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of the parade marshall who had us coming to attention and standing at ease at the appropriate times, The Padre and dignitaries gave their speeches but alas to our dismay the padre mentioned every conflict apart from Northern Ireland, Then the wreath laying began but with no real organisation it was very long and at times arduous for some the elderly veterans, ( we have since spoken with the parade marshal to address this issue for the next remembrance parade), When the Royal Green Jackets name was called to lay our wreath we as a unit came to attention and watched with pride as Mr Redman laid the wreath, saluted and rejoined the ranks.

At the end of the parade we fell out to our HQ for warm up drinks, ( Once we had finished the contents of the many and varied selection of hip flasks that had miraculously appeared during and after the parade) we then meandered along to the India Memorial, this is the memorial erected in Camden Square after the Indian Mutiny,� IN MEMORY OF COMRADES WHO FELL DURING THE INDIAN CAMPAIGNS OF 1857, 1858 and 1859. ERECTED BY THE 1st BATTALION 60th ROYAL RIFLES AUGUST 1861� , Whilst this should have (To be con nued on next page) 20 | Volume 5 Issue 3

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been a short walk through the underpass it wasn’t, the underpass was flooded and not passable, this meant t hat men women and children having to cross 4 lanes of trafic and over railings and road barriers, once at the memorial we formed up in a semi circleand carried out a wreath laying ceramony with Mr Don Whitehead laying the wreath, once he had finished his salute Mr Tresadern, our bugler sounded last post, after falling out we gathered for a group photograph then back via the obstacles to the HQ for Hot food and a raffle (still using Mr Gordon Vachers racing team donations).

To end I would just like to say how proud I was at the Remembrance Parade, my heart was filled with so much pride I was close to popping the black buttons on my blazer, The chosen men of the South East Kent Branch did themselves and the RGJ Association a great service that day, we all immersed ourselves in the comradeship and emotional remembrance that such parades evoke and afterwards thoroughly enjoyed ourselves. Glenn Tenent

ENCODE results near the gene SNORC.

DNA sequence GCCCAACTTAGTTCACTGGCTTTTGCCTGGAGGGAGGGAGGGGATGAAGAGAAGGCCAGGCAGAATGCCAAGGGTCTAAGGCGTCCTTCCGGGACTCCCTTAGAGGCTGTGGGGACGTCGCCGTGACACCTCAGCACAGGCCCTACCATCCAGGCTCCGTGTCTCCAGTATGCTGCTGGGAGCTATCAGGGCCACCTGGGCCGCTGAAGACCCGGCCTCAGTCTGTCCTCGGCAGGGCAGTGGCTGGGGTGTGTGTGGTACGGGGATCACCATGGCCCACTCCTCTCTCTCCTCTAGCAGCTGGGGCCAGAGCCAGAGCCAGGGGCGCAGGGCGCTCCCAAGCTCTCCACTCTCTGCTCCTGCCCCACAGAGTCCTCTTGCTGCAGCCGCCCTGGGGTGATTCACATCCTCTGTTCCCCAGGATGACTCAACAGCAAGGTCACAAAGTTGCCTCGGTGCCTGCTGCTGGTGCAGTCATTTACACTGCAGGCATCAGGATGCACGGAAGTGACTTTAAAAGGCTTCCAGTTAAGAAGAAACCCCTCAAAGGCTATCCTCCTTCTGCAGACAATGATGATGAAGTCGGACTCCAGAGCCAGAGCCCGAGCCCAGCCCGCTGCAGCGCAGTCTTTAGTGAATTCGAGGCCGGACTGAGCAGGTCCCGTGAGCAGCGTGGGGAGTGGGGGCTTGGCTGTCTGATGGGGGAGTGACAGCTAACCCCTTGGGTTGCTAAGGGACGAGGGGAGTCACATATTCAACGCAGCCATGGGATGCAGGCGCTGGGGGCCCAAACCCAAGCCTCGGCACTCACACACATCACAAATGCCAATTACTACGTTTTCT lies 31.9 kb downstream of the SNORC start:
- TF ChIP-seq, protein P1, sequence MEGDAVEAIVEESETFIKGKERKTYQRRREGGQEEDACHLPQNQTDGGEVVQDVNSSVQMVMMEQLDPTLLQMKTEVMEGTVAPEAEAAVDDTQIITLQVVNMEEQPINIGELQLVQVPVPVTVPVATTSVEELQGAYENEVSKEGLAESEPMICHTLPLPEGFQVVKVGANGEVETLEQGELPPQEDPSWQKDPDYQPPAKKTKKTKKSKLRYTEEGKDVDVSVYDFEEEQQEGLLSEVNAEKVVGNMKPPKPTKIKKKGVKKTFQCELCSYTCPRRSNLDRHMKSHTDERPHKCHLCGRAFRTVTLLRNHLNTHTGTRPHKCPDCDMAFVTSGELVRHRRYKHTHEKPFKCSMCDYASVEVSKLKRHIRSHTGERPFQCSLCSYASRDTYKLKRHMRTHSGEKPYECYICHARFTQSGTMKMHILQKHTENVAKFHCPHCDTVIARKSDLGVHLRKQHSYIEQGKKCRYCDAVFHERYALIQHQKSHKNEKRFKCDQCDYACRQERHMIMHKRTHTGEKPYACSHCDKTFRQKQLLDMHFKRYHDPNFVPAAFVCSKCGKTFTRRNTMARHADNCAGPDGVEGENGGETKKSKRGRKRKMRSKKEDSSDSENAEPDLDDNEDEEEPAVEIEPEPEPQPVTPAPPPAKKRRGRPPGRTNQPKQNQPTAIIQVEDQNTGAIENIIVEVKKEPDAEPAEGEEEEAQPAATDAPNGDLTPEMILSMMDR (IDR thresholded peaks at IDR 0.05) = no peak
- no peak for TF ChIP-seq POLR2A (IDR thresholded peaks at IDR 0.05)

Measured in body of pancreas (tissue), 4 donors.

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WILTSHIRE BRANCH Remembrance weekend saw many of the Branch Poppy collecting in Warminster Waitrose on both Friday 8th, and Saturday 9th, we set up on both days at 09:00 and went through till 16:00, as we go to print

we still wait to find out our total but early indications lead us to belive it will be well over £600, all of course going to a good cause. Our Branch Chairman is also Vice Chairman of The Royal British Legion, Warminster Branch, so we had a warm venue with plenty of tea and coffee laid on. On Remembrance Sunday 11 of us went for Sunday lunch at Ruby’s in Warminster High Street, just a short walk from the war memorial, where many members of the Branch and families met up at what is now known as Green Jacket corner, for the 15:00 hours service, Branch Chaiman Brian Darvill marched with the Royal British Legion, and Bill Tyson laid a Regimental wreath as part of the service, then later we made our way to the Conservative Club for a warm drink and beef curry, as in other years this went on into early evening. As the year draws to an end we have the following event coming up:

Poppy collec on photo, le to right: Ted Peckham, Lee Massey, Brian Darvill, Phil Ashby, Gary Byrne. Collectors not in the photo: Bill Tyson, Bob Holcombe, Blanche Darvill.

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Thursday 9th January 2014 Branch AGM, Warminster, Conservative Club at 20:00 hours.

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The bronze statue of a First World War Rifleman of The King’s Royal Rifle Corps that stands on top of the War Memorial opposite the west door of Winchester Cathedral

Each year members of the Winchester Branches of The Royal Green Jackets and The King’s Royal Rifle Corps Associations gather in front of the KRRC War Memorial opposite the west door of the Cathedral to remember the fallen of both regiments and of The Rifles. Lest it be forgotten, within the Cathedral, too, are housed the First and Second World War Rolls of Honour of The King’s Royal Rifle Corps and The Rifle Brigade.